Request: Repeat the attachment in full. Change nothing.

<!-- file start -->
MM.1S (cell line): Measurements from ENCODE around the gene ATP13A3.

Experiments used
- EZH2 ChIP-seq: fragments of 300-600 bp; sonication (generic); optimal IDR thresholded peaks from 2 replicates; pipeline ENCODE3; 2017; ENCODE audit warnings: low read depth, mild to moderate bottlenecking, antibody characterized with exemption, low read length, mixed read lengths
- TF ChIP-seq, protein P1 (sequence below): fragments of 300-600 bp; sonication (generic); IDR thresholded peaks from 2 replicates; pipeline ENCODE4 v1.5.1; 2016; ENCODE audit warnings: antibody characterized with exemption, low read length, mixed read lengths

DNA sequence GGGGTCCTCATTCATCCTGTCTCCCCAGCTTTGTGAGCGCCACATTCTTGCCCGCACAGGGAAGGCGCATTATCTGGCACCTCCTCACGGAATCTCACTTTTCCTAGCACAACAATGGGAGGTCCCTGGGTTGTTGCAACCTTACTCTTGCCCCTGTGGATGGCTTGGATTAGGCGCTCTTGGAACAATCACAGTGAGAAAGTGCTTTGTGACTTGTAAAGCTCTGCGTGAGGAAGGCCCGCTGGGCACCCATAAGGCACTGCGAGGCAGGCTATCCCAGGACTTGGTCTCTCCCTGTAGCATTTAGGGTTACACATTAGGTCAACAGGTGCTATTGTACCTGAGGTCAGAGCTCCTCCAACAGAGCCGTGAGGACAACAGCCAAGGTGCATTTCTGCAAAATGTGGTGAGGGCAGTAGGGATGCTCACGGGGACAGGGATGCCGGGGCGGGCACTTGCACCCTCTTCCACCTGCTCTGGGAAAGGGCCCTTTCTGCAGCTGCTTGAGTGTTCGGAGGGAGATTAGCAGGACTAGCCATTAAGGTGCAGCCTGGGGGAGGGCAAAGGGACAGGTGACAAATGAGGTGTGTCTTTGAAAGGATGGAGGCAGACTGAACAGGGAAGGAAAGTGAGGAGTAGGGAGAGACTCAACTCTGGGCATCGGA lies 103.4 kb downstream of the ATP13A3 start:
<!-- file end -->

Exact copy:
MM.1S (cell line): Measurements from ENCODE around the gene ATP13A3.

Experiments used
- EZH2 ChIP-seq: fragments of 300-600 bp; sonication (generic); optimal IDR thresholded peaks from 2 replicates; pipeline ENCODE3; 2017; ENCODE audit warnings: low read depth, mild to moderate bottlenecking, antibody characterized with exemption, low read length, mixed read lengths
- TF ChIP-seq, protein P1 (sequence below): fragments of 300-600 bp; sonication (generic); IDR thresholded peaks from 2 replicates; pipeline ENCODE4 v1.5.1; 2016; ENCODE audit warnings: antibody characterized with exemption, low read length, mixed read lengths

DNA sequence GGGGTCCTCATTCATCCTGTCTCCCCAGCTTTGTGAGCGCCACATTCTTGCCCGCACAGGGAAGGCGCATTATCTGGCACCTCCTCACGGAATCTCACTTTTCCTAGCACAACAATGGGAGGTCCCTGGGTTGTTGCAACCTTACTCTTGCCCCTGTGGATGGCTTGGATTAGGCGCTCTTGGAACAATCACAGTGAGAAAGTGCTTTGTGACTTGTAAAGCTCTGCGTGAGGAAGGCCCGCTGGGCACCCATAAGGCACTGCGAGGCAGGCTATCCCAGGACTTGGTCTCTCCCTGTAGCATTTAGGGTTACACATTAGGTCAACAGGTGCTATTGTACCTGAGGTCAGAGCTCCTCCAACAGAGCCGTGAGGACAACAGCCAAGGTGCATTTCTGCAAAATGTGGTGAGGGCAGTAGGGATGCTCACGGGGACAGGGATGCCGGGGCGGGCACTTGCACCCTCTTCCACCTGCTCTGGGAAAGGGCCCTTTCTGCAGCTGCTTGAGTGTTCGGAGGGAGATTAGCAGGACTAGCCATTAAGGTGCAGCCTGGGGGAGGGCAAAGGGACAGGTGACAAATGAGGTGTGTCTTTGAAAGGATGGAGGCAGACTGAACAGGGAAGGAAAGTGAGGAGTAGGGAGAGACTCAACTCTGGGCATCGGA lies 103.4 kb downstream of the ATP13A3 start: